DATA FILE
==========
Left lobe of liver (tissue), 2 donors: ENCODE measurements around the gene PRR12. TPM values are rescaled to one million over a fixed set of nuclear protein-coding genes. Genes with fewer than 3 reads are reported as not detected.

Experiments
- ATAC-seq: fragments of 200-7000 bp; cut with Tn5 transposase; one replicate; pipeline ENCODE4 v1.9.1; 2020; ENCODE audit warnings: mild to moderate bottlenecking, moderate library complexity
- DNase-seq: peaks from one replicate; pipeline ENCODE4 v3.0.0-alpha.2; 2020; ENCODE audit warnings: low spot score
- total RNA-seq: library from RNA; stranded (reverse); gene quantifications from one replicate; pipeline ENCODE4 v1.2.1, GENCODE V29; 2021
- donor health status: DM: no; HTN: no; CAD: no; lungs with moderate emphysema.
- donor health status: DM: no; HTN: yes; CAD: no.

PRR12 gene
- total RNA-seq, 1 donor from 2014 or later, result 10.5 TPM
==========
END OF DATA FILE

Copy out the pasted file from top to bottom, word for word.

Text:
Left lobe of liver (tissue), 2 donors: ENCODE measurements around the gene PRR12. TPM values are rescaled to one million over a fixed set of nuclear protein-coding genes. Genes with fewer than 3 reads are reported as not detected.

Experiments
- ATAC-seq: fragments of 200-7000 bp; cut with Tn5 transposase; one replicate; pipeline ENCODE4 v1.9.1; 2020; ENCODE audit warnings: mild to moderate bottlenecking, moderate library complexity
- DNase-seq: peaks from one replicate; pipeline ENCODE4 v3.0.0-alpha.2; 2020; ENCODE audit warnings: low spot score
- total RNA-seq: library from RNA; stranded (reverse); gene quantifications from one replicate; pipeline ENCODE4 v1.2.1, GENCODE V29; 2021
- donor health status: DM: no; HTN: no; CAD: no; lungs with moderate emphysema.
- donor health status: DM: no; HTN: yes; CAD: no.

PRR12 gene
- total RNA-seq, 1 donor from 2014 or later, result 10.5 TPM